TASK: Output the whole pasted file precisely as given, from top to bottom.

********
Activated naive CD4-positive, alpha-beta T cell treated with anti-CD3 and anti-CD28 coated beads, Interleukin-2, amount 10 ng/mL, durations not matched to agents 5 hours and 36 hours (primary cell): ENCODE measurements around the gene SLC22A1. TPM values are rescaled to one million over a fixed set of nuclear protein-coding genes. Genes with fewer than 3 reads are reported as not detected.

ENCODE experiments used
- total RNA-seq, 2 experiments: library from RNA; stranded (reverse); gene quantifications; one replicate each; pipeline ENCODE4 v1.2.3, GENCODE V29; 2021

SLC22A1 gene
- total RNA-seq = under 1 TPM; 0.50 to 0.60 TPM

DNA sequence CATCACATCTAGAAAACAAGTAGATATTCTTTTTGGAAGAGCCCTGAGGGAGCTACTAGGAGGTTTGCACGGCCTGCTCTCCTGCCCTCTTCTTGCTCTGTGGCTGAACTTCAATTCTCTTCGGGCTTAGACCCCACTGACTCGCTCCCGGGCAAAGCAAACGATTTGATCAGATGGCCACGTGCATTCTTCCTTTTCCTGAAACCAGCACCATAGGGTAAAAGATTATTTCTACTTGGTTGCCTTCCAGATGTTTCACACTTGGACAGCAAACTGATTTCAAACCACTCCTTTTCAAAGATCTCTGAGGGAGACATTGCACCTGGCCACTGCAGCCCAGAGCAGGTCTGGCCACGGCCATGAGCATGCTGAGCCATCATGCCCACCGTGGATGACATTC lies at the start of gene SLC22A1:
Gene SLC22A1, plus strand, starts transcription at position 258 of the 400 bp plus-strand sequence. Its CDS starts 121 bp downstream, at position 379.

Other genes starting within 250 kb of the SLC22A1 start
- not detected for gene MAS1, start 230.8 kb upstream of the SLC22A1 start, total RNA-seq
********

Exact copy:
Activated naive CD4-positive, alpha-beta T cell treated with anti-CD3 and anti-CD28 coated beads, Interleukin-2, amount 10 ng/mL, durations not matched to agents 5 hours and 36 hours (primary cell): ENCODE measurements around the gene SLC22A1. TPM values are rescaled to one million over a fixed set of nuclear protein-coding genes. Genes with fewer than 3 reads are reported as not detected.

ENCODE experiments used
- total RNA-seq, 2 experiments: library from RNA; stranded (reverse); gene quantifications; one replicate each; pipeline ENCODE4 v1.2.3, GENCODE V29; 2021

SLC22A1 gene
- total RNA-seq = under 1 TPM; 0.50 to 0.60 TPM

DNA sequence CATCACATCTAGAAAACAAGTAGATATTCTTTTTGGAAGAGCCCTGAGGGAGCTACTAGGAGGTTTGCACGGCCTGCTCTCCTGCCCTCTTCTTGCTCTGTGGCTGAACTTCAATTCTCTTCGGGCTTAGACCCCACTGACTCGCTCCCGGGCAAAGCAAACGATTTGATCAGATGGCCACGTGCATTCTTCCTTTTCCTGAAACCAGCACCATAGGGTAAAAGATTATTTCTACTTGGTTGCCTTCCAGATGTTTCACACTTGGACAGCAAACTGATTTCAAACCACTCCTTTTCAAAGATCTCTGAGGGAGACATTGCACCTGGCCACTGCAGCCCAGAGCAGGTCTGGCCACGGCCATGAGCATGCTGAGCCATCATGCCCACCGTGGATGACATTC lies at the start of gene SLC22A1:
Gene SLC22A1, plus strand, starts transcription at position 258 of the 400 bp plus-strand sequence. Its CDS starts 121 bp downstream, at position 379.

Other genes starting within 250 kb of the SLC22A1 start
- not detected for gene MAS1, start 230.8 kb upstream of the SLC22A1 start, total RNA-seq